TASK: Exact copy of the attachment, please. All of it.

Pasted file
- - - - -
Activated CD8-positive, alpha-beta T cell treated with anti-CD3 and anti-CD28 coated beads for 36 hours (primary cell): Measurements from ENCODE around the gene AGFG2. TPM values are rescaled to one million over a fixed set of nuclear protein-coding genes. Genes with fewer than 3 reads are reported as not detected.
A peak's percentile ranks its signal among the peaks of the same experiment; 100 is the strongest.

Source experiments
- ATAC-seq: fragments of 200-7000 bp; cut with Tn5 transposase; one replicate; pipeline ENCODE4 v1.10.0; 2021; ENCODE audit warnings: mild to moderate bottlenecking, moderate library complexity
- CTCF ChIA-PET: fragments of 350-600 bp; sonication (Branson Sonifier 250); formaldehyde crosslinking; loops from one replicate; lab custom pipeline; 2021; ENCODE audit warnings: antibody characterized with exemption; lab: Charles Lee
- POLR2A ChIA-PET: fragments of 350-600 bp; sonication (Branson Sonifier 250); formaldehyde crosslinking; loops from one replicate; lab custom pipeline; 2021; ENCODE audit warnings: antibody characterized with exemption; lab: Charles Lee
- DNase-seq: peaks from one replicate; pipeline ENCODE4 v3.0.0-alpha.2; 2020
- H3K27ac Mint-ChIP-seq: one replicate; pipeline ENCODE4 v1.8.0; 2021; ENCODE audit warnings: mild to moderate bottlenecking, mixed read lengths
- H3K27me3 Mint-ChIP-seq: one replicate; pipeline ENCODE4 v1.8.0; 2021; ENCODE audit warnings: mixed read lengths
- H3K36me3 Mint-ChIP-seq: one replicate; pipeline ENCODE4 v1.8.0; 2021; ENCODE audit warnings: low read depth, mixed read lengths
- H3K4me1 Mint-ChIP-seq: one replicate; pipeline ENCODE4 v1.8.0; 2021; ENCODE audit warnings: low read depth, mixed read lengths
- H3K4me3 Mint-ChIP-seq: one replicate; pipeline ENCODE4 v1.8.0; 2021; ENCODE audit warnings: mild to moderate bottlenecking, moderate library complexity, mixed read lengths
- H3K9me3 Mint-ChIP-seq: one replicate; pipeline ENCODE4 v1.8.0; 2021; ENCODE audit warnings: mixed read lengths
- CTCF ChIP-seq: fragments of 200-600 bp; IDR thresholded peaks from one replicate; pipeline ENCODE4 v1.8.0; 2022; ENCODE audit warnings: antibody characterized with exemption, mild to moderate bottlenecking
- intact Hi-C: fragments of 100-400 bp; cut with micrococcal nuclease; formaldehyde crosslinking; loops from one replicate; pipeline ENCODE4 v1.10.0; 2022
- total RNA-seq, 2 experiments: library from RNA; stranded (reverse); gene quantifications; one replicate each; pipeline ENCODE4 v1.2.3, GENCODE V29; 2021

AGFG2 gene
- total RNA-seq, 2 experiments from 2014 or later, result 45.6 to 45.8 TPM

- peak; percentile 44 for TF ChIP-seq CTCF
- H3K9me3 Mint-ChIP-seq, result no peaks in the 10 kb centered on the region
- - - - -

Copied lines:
Activated CD8-positive, alpha-beta T cell treated with anti-CD3 and anti-CD28 coated beads for 36 hours (primary cell): Measurements from ENCODE around the gene AGFG2. TPM values are rescaled to one million over a fixed set of nuclear protein-coding genes. Genes with fewer than 3 reads are reported as not detected.
A peak's percentile ranks its signal among the peaks of the same experiment; 100 is the strongest.

Source experiments
- ATAC-seq: fragments of 200-7000 bp; cut with Tn5 transposase; one replicate; pipeline ENCODE4 v1.10.0; 2021; ENCODE audit warnings: mild to moderate bottlenecking, moderate library complexity
- CTCF ChIA-PET: fragments of 350-600 bp; sonication (Branson Sonifier 250); formaldehyde crosslinking; loops from one replicate; lab custom pipeline; 2021; ENCODE audit warnings: antibody characterized with exemption; lab: Charles Lee
- POLR2A ChIA-PET: fragments of 350-600 bp; sonication (Branson Sonifier 250); formaldehyde crosslinking; loops from one replicate; lab custom pipeline; 2021; ENCODE audit warnings: antibody characterized with exemption; lab: Charles Lee
- DNase-seq: peaks from one replicate; pipeline ENCODE4 v3.0.0-alpha.2; 2020
- H3K27ac Mint-ChIP-seq: one replicate; pipeline ENCODE4 v1.8.0; 2021; ENCODE audit warnings: mild to moderate bottlenecking, mixed read lengths
- H3K27me3 Mint-ChIP-seq: one replicate; pipeline ENCODE4 v1.8.0; 2021; ENCODE audit warnings: mixed read lengths
- H3K36me3 Mint-ChIP-seq: one replicate; pipeline ENCODE4 v1.8.0; 2021; ENCODE audit warnings: low read depth, mixed read lengths
- H3K4me1 Mint-ChIP-seq: one replicate; pipeline ENCODE4 v1.8.0; 2021; ENCODE audit warnings: low read depth, mixed read lengths
- H3K4me3 Mint-ChIP-seq: one replicate; pipeline ENCODE4 v1.8.0; 2021; ENCODE audit warnings: mild to moderate bottlenecking, moderate library complexity, mixed read lengths
- H3K9me3 Mint-ChIP-seq: one replicate; pipeline ENCODE4 v1.8.0; 2021; ENCODE audit warnings: mixed read lengths
- CTCF ChIP-seq: fragments of 200-600 bp; IDR thresholded peaks from one replicate; pipeline ENCODE4 v1.8.0; 2022; ENCODE audit warnings: antibody characterized with exemption, mild to moderate bottlenecking
- intact Hi-C: fragments of 100-400 bp; cut with micrococcal nuclease; formaldehyde crosslinking; loops from one replicate; pipeline ENCODE4 v1.10.0; 2022
- total RNA-seq, 2 experiments: library from RNA; stranded (reverse); gene quantifications; one replicate each; pipeline ENCODE4 v1.2.3, GENCODE V29; 2021

AGFG2 gene
- total RNA-seq, 2 experiments from 2014 or later, result 45.6 to 45.8 TPM

- peak; percentile 44 for TF ChIP-seq CTCF
- H3K9me3 Mint-ChIP-seq, result no peaks in the 10 kb centered on the region